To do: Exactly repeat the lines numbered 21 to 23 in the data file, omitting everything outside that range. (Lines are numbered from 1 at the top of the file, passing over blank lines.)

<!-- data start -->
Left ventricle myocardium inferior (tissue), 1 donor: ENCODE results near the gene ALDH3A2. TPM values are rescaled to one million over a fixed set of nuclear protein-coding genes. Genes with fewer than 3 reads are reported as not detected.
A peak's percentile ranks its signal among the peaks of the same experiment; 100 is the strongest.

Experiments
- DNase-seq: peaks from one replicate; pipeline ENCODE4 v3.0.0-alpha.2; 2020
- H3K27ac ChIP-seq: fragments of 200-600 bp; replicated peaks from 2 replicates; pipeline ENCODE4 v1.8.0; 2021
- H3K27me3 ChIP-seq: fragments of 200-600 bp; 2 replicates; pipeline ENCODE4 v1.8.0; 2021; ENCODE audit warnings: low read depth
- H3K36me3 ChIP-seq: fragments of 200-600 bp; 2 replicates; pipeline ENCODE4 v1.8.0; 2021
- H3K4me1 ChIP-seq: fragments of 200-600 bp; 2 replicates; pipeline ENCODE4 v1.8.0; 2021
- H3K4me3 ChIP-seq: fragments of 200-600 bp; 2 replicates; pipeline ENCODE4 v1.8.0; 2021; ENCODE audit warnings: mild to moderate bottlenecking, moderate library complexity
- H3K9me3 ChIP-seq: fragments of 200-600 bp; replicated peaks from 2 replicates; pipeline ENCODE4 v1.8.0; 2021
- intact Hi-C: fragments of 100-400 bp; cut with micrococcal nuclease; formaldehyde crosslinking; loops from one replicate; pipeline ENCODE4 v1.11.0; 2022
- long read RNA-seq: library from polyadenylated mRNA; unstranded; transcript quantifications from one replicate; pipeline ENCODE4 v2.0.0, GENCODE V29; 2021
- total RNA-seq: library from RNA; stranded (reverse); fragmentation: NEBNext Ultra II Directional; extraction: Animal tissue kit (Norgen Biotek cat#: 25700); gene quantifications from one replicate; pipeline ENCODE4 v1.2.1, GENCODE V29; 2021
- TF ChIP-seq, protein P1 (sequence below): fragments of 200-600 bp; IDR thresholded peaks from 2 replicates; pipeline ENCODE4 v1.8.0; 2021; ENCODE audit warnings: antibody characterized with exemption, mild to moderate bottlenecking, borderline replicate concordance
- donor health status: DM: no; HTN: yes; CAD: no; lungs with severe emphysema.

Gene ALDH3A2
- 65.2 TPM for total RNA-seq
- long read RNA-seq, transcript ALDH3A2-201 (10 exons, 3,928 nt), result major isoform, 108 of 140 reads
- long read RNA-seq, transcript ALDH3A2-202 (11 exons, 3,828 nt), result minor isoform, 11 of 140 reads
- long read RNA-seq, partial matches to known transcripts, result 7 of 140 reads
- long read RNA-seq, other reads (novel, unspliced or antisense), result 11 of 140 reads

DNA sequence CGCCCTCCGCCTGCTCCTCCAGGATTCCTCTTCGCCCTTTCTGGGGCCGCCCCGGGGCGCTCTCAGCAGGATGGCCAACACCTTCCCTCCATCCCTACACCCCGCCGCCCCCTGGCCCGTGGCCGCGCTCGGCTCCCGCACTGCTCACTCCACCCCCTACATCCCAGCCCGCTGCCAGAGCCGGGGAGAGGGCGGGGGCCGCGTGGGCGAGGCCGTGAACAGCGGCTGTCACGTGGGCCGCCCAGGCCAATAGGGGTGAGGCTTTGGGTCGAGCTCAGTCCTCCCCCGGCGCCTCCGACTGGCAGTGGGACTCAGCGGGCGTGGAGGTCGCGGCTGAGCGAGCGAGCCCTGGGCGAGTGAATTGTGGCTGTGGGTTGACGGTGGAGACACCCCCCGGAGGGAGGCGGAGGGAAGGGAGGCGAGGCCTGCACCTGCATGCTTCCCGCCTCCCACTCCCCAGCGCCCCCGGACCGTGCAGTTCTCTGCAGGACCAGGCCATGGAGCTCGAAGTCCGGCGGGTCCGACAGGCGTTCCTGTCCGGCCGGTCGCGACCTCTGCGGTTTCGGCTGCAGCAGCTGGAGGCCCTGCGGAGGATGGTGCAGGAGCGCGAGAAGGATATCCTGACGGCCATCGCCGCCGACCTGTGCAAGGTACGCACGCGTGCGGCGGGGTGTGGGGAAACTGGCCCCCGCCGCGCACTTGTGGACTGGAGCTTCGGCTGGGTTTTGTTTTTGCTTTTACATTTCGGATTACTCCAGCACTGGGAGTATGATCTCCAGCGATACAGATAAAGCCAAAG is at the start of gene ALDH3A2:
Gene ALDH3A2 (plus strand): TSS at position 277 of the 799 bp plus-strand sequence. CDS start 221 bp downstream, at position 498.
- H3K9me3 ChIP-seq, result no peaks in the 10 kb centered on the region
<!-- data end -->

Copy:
- long read RNA-seq, other reads (novel, unspliced or antisense), result 11 of 140 reads

DNA sequence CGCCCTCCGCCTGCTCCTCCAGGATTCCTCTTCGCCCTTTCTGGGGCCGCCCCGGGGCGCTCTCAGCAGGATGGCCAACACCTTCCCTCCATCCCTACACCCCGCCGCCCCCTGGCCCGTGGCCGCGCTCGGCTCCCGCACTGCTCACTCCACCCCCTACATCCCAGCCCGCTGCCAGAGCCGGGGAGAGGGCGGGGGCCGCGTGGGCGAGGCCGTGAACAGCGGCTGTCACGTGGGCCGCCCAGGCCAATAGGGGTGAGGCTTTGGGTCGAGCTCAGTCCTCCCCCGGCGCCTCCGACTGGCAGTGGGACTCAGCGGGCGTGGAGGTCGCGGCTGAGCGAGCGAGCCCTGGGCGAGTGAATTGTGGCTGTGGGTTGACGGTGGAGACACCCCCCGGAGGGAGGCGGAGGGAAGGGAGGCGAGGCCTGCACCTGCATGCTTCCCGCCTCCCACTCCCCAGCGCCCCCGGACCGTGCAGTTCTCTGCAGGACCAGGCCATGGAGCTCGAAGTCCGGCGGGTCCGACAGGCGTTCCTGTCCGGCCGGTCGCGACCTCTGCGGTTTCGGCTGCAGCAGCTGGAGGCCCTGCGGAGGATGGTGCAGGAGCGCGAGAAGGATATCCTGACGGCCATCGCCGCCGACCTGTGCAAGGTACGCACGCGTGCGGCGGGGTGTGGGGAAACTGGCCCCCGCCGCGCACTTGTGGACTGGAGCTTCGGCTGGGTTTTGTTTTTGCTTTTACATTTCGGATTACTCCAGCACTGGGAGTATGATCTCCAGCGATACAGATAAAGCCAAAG is at the start of gene ALDH3A2:
Gene ALDH3A2 (plus strand): TSS at position 277 of the 799 bp plus-strand sequence. CDS start 221 bp downstream, at position 498.